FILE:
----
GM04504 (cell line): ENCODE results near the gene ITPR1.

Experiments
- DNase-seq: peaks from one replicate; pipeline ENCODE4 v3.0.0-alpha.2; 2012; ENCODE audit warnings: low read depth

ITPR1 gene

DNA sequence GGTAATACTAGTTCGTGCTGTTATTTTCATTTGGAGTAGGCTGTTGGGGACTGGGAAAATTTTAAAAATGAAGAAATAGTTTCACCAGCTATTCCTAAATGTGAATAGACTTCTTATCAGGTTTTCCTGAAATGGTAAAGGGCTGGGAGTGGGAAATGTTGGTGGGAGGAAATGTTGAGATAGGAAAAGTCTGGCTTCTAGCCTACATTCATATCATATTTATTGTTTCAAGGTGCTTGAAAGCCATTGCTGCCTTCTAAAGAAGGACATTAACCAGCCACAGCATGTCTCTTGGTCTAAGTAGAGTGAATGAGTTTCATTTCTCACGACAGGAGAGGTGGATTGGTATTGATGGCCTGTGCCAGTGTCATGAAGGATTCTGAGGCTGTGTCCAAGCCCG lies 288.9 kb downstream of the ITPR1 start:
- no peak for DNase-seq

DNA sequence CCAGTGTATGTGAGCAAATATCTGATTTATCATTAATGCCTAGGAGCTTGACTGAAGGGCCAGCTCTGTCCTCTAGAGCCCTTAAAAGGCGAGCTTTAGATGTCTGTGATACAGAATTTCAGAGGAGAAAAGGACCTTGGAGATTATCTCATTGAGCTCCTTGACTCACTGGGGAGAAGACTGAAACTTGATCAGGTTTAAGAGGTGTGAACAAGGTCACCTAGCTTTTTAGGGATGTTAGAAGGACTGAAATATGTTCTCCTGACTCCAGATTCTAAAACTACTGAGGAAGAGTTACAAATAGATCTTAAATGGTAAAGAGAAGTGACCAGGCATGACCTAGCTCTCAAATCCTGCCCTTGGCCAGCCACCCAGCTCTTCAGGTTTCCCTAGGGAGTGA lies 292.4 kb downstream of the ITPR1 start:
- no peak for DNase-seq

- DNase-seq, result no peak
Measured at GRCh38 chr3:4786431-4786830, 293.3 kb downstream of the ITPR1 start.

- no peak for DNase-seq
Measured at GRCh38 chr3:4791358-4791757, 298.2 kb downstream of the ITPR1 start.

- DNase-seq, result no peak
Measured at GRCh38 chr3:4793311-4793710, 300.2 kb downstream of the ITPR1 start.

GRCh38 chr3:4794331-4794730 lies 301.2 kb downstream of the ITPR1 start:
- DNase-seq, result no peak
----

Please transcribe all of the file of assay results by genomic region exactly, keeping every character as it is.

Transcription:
GM04504 (cell line): ENCODE results near the gene ITPR1.

Experiments
- DNase-seq: peaks from one replicate; pipeline ENCODE4 v3.0.0-alpha.2; 2012; ENCODE audit warnings: low read depth

ITPR1 gene

DNA sequence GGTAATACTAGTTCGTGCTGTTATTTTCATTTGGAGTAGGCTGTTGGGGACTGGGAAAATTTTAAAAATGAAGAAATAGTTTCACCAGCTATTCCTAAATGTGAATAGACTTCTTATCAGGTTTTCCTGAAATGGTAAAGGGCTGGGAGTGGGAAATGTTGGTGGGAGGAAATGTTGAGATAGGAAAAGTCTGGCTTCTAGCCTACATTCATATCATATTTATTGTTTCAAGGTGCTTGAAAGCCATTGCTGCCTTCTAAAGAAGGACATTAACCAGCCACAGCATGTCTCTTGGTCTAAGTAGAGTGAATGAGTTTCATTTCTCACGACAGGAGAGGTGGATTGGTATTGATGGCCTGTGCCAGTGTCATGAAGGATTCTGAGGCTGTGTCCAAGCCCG lies 288.9 kb downstream of the ITPR1 start:
- no peak for DNase-seq

DNA sequence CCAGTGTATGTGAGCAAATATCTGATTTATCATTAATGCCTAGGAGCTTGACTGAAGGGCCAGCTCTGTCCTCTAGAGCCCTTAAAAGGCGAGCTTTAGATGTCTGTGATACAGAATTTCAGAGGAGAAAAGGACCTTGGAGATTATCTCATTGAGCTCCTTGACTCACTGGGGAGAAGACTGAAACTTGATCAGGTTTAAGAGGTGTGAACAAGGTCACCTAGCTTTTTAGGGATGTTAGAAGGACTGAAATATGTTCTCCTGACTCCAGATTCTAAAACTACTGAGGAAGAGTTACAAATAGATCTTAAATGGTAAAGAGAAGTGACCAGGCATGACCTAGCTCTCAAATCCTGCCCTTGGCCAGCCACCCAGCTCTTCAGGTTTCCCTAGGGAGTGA lies 292.4 kb downstream of the ITPR1 start:
- no peak for DNase-seq

- DNase-seq, result no peak
Measured at GRCh38 chr3:4786431-4786830, 293.3 kb downstream of the ITPR1 start.

- no peak for DNase-seq
Measured at GRCh38 chr3:4791358-4791757, 298.2 kb downstream of the ITPR1 start.

- DNase-seq, result no peak
Measured at GRCh38 chr3:4793311-4793710, 300.2 kb downstream of the ITPR1 start.

GRCh38 chr3:4794331-4794730 lies 301.2 kb downstream of the ITPR1 start:
- DNase-seq, result no peak